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May 26, 2005


Bob Detlefsen

My take on this flap is somewhat different from yours and Press's. In the first place, while there's no doubt that U.S. intelligence on Iraqi WMD was faulty, it's not entirely clear that Bush himself knew this when he invoked it as his ostensible reason for invading Iraq. Let's not forget that the Bush administration was hardly alone in asserting that Iraq possessed WMD; the Brits and others had reached the same conclusion based on their own intelligence. (Of course, this is not to say that Bush and the neocons in his administration weren't intent on invading Iraq regardless of whether Saddam posed a viable threat to U.S. security.)

My larger point is this: The sniping between the Bush administration and the press over the Newsweek story is a sideshow that diverts attention from the more important issue raised by the frenzied public demonstrations and riots that occurred in response to the Newsweek story, which is that a large number of the world’s Muslims will eagerly and reflexively commit murder and mayhem over virtually any slight, real or imagined, against their religion. This tendency alone should give pause to those who naively believe that liberal democracy has a bright future in the Islamic world.

Collectively, the news media in free societies make countless reporting errors every day, so it really shouldn’t matter if Newsweek happened to get this particularly story wrong. On the other hand, if it eventually turns out that the story was accurate, what, after all, is so monumentally egregious about flushing a Koran down a toilet? By pretending that doing so would be an unconscionably horrific act, we legitimate the religiously-inspired thuggery that is all too common in the Islamic world. If mobs of Christians or Jews went on a murderous rampage because someone desecrated a bible, our opprobrium would be aimed quite properly at the rioters—because we rightly expect Christians and Jews to behave better than that. Indeed, in this country, when religionists peacefully protest the removal of the Ten Commandments from a courthouse, the mainstream media portray the protestors as dangerous zealots. But where Muslims are concerned, both the press and the White House apparently agree that a very different standard should apply. Political correctness, to which they are both in thrall, requires each to condemn the other for doing anything that might offend the tender sensibilities of Muslims.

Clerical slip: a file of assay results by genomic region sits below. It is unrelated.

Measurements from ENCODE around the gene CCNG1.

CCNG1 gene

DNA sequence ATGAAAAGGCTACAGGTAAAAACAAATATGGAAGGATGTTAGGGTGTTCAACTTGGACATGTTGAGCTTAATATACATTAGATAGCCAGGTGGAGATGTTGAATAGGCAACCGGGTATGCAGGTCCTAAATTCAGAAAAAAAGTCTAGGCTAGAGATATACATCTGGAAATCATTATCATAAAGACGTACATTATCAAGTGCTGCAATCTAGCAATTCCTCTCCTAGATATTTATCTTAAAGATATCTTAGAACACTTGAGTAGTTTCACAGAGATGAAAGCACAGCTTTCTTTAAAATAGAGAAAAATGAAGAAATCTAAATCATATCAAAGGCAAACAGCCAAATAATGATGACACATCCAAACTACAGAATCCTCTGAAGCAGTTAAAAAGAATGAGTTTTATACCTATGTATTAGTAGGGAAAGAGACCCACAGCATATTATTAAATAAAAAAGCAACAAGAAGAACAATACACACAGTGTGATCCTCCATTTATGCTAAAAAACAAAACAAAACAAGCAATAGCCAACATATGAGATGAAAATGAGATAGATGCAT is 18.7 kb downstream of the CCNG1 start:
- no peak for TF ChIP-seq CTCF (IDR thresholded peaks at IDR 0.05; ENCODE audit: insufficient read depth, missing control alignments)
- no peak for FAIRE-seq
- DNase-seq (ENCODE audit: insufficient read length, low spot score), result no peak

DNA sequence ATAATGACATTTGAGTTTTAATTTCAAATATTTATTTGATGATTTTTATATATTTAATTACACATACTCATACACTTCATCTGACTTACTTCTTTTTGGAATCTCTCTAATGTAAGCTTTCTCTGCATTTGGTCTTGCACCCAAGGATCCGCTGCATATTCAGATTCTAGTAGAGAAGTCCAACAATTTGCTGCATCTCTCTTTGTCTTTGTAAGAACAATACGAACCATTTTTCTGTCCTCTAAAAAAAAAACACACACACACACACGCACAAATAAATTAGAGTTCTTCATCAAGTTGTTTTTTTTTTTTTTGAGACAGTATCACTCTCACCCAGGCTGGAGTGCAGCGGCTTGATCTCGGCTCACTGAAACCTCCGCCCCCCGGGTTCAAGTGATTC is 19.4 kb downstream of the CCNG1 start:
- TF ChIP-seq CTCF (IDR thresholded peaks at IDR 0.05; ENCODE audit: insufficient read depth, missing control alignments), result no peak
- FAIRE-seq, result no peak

R.J. Lehmann

First off, let me just say I'm honored that you've managed to find my hunble little corner of the web, Bob!

I don't substantially disagree with any of the points you raise, except that I am (perhaps due to an inherent journalistic bias) a bit more apt to be put out by political figures deigning to tell the press what it ought and ought not say. When the criticism in question is that the journalist in question relied to heavily on imperfect unnamed sources, and the administration in question launched a war based on just such information, I'm doubly concerned.

That said, as a thoroughly secular person, I can't find any quibble with the argument that it is madness to consider "defiling" a religious book to be a proper excuse for murder. The two cannot be equated. I don't know that the parallel to the bible is perfect -- my (very limited) understanding of Islam is that physical manifestations of the Koran are afforded a status as "sacred" that goes a good deal beyond that which Christians grant the Gospels or that Jews grant the Torah. But that's probably irrelevant to the larger point that barbaric behavior, by any party, should be condemned, not rationalized away.

But finally, the fact that such demonstrations have gone on repeatedly through the ages in that particular corner of the world is actually PRECISELY one of the reasons I was leery of the Iraqi War to begin with. If there is any group who has demonstrated a "naive belief that liberal democracy has a bright future in the Islamic world," I think it's the administration itself.

Bob Detlefsen

Regarding your last paragraph, I couldn't agree more. I too was "leery" of the administration's plan to invade Iraq. The only reason I wasn't unequivocally opposed is because I felt I had no choice but to believe the claims that were being about Iraq's WMD and Saddam's plans to use them against us. Under those narrow and compelling circumstances, I was willing to support a pre-emptive attack. But I never bought the notion that Saddam was in any way responsible for 9/11, and I certainly never believed that it was possible for us to bring "freedom and democracy" to the Middle East -- especially by means of a military invasion.

It is this foolish notion for which the administration needs to apologize, but instead it has made it the raison d'etre of the U.S. occupation -- even as events continue to unfold on a daily basis that confirm the futility of our putative mission.

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